Today is, of course, St. Patrick's Day. Many will celebrate with green beer, maybe some corned beef, and a big party.

However, there is a religious aspect to this day as we are, after all, celebrating a patron saint.

Who exactly was Saint Patrick?

Saint Patrick was a fifth-century Romano-British Christian missionary and bishop in Ireland. While he was never formally canonized, he is still regarded as the primary patron saint of Ireland.

He was venerated as a saint in the Catholic church where he is regarded as equal-to-the-apostles and Enlightener of Ireland.

Saint Patrick's feast day is celebrated every year on March 17, the supposed day of his death. In the dioceses of Ireland, it is both a solemnity and a holy day of obligation.

Can we eat meat today if we're Catholic?

Now that you have a little background on this saint, let us remind you that we are still in the Lenten season. On Fridays, Catholics are supposed to refrain from eating meat. But today you get a reprieve.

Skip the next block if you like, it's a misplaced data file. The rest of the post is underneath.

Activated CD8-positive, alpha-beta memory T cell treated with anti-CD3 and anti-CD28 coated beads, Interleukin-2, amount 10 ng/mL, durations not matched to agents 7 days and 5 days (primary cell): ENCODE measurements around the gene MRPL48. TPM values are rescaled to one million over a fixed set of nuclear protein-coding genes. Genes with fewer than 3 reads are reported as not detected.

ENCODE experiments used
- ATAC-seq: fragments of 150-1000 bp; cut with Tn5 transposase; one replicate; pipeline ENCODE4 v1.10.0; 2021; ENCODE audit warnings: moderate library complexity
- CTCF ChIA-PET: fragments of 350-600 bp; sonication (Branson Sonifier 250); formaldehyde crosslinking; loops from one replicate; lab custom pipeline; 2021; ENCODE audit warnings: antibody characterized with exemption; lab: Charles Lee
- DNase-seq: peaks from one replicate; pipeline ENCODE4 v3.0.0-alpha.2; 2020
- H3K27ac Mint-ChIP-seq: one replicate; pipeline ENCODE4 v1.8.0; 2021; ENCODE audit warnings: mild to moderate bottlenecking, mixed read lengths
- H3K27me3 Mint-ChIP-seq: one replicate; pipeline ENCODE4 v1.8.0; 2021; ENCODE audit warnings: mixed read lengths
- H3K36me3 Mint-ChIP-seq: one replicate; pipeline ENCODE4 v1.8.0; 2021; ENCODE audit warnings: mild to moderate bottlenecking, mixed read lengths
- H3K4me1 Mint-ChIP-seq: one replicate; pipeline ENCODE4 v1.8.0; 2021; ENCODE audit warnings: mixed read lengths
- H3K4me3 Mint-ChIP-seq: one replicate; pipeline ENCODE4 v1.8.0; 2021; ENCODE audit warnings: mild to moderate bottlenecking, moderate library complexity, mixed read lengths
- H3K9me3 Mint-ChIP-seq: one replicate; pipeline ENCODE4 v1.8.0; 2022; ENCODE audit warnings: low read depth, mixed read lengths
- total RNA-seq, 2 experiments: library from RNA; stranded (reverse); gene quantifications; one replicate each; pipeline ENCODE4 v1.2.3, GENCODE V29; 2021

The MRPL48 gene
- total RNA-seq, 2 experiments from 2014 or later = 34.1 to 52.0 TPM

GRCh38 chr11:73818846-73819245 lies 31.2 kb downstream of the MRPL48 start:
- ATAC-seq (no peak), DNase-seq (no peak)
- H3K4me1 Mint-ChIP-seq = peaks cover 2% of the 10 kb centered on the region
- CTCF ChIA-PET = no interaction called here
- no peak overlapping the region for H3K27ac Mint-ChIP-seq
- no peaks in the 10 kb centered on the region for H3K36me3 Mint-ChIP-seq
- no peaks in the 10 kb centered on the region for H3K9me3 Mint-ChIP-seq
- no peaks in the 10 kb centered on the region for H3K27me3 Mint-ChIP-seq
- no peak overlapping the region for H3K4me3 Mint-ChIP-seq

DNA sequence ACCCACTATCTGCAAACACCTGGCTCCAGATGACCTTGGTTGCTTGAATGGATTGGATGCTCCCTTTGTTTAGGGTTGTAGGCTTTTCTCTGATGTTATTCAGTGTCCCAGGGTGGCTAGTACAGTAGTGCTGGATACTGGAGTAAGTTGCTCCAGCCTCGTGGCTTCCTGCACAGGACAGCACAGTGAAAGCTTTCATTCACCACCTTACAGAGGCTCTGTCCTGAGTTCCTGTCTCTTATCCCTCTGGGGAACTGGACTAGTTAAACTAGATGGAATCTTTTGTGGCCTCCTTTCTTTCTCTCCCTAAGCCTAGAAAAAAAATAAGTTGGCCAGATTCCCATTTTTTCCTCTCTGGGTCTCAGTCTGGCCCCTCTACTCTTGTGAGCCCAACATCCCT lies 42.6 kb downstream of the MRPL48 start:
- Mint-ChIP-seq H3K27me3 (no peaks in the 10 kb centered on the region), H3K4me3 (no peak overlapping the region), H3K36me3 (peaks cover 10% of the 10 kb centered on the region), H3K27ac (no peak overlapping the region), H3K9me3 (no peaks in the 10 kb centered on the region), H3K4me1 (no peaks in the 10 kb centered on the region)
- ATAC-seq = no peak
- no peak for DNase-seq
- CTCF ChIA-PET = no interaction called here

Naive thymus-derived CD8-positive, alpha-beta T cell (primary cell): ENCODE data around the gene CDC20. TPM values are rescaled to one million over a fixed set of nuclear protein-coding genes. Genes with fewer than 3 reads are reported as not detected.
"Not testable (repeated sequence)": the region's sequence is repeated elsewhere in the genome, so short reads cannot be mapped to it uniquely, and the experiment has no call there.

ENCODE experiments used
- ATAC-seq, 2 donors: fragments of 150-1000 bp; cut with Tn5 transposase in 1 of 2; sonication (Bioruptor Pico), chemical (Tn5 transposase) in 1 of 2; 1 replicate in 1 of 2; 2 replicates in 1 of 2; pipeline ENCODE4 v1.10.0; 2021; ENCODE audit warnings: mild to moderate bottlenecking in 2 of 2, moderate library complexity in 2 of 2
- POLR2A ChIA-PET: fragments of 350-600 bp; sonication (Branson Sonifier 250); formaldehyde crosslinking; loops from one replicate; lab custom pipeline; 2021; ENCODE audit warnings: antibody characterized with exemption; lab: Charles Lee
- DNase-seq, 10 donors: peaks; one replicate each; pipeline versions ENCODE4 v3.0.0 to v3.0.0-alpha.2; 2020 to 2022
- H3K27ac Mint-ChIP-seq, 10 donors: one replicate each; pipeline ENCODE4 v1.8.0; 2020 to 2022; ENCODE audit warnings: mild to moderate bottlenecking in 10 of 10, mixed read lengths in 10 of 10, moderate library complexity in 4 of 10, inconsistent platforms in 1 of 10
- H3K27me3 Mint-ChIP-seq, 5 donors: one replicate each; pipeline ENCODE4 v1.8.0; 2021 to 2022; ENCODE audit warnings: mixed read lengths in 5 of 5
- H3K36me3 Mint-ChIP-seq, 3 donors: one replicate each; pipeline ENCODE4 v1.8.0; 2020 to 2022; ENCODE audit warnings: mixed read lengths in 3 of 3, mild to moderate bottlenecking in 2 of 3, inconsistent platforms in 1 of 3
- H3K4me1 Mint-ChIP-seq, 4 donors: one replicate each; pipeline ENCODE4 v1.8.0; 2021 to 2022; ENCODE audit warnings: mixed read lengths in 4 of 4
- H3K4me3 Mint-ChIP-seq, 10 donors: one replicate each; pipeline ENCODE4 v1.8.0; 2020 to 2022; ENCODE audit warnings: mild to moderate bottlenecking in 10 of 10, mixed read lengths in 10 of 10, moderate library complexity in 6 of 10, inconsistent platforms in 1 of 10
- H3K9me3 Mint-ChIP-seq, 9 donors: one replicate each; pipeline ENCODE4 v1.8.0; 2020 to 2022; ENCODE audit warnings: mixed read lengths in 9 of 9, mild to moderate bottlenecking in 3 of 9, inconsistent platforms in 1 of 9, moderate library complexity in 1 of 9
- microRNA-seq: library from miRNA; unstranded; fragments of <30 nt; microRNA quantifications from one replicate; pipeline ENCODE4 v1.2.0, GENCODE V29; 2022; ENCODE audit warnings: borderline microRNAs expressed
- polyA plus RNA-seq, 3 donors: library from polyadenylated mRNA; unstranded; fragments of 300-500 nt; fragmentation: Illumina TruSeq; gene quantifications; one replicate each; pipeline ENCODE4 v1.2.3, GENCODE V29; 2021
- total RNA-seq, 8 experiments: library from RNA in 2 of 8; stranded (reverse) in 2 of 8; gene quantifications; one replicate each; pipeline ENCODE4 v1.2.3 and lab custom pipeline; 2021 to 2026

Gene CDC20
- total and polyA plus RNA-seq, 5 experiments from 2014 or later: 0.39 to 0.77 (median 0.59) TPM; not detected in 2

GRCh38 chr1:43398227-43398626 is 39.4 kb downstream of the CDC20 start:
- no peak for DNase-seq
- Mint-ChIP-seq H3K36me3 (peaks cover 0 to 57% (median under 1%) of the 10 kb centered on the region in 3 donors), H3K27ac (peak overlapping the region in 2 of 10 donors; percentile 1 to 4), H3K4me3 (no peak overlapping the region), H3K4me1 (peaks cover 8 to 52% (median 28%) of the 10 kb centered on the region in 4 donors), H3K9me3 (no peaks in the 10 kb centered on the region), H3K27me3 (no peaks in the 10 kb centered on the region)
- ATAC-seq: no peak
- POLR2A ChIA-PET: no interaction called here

Bishops across the country are making an exception today as the holiday is typically celebrated with eating corned beef.

Bishop of the Diocese of Lafayette, Most Reverend J. Douglas Deshotel, agreed and issued the following decree:

Whereas, the disciplinary practice of abstaining from meat and meat products on the Fridays in Lent is an important dimension of the penitential nature of the season and applies to all Roman Catholics who have reached the age of fourteen (14) (Canon 1252);

Whereas, this year, the Feast of St. Patrick, march 17, 2023, falls on a Friday in Lent, and given the many celebrations that occur on this day in commemoration of Saint Patrick and especially of the Irish heritage, in accord with the norm of law;

Therefore, I herewith grant to all Catholics of the Diocese as well as all present here that day, a dispensation from abstinence from meat and meat products. All who make use of this dispensation are to engage in another sacrificial or charitable act that day.

Given in Lafayette, this 2nd day of March 2023.

So there you go, if you're Catholic in Acadiana, you can indeed eat meat today.

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